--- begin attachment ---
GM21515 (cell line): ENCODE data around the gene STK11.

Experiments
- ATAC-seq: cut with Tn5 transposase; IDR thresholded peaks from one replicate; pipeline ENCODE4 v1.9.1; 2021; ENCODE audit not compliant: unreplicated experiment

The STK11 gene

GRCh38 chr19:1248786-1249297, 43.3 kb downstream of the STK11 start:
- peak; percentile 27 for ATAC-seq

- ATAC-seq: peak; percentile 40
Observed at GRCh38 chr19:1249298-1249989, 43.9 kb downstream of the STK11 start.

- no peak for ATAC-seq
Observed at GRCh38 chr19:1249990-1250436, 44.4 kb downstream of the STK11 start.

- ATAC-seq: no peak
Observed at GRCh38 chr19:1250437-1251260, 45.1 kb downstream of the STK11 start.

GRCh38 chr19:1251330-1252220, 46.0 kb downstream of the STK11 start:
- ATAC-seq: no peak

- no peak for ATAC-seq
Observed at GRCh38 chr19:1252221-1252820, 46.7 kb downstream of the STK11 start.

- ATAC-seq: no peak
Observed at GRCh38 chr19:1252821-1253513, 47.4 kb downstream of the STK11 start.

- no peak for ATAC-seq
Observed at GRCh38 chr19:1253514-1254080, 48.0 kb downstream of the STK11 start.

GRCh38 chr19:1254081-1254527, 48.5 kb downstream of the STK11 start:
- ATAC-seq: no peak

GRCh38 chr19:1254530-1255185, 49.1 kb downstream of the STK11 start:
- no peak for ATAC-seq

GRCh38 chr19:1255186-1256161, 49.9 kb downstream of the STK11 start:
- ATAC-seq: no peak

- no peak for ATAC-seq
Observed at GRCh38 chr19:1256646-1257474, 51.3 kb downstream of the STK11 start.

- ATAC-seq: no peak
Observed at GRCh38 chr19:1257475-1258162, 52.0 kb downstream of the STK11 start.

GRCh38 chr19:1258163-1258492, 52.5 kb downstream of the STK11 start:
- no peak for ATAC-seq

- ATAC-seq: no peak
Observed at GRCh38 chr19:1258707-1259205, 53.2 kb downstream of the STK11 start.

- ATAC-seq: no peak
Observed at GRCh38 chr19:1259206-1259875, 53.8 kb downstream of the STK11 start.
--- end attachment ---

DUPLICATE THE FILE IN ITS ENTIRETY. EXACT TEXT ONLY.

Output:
GM21515 (cell line): ENCODE data around the gene STK11.

Experiments
- ATAC-seq: cut with Tn5 transposase; IDR thresholded peaks from one replicate; pipeline ENCODE4 v1.9.1; 2021; ENCODE audit not compliant: unreplicated experiment

The STK11 gene

GRCh38 chr19:1248786-1249297, 43.3 kb downstream of the STK11 start:
- peak; percentile 27 for ATAC-seq

- ATAC-seq: peak; percentile 40
Observed at GRCh38 chr19:1249298-1249989, 43.9 kb downstream of the STK11 start.

- no peak for ATAC-seq
Observed at GRCh38 chr19:1249990-1250436, 44.4 kb downstream of the STK11 start.

- ATAC-seq: no peak
Observed at GRCh38 chr19:1250437-1251260, 45.1 kb downstream of the STK11 start.

GRCh38 chr19:1251330-1252220, 46.0 kb downstream of the STK11 start:
- ATAC-seq: no peak

- no peak for ATAC-seq
Observed at GRCh38 chr19:1252221-1252820, 46.7 kb downstream of the STK11 start.

- ATAC-seq: no peak
Observed at GRCh38 chr19:1252821-1253513, 47.4 kb downstream of the STK11 start.

- no peak for ATAC-seq
Observed at GRCh38 chr19:1253514-1254080, 48.0 kb downstream of the STK11 start.

GRCh38 chr19:1254081-1254527, 48.5 kb downstream of the STK11 start:
- ATAC-seq: no peak

GRCh38 chr19:1254530-1255185, 49.1 kb downstream of the STK11 start:
- no peak for ATAC-seq

GRCh38 chr19:1255186-1256161, 49.9 kb downstream of the STK11 start:
- ATAC-seq: no peak

- no peak for ATAC-seq
Observed at GRCh38 chr19:1256646-1257474, 51.3 kb downstream of the STK11 start.

- ATAC-seq: no peak
Observed at GRCh38 chr19:1257475-1258162, 52.0 kb downstream of the STK11 start.

GRCh38 chr19:1258163-1258492, 52.5 kb downstream of the STK11 start:
- no peak for ATAC-seq

- ATAC-seq: no peak
Observed at GRCh38 chr19:1258707-1259205, 53.2 kb downstream of the STK11 start.

- ATAC-seq: no peak
Observed at GRCh38 chr19:1259206-1259875, 53.8 kb downstream of the STK11 start.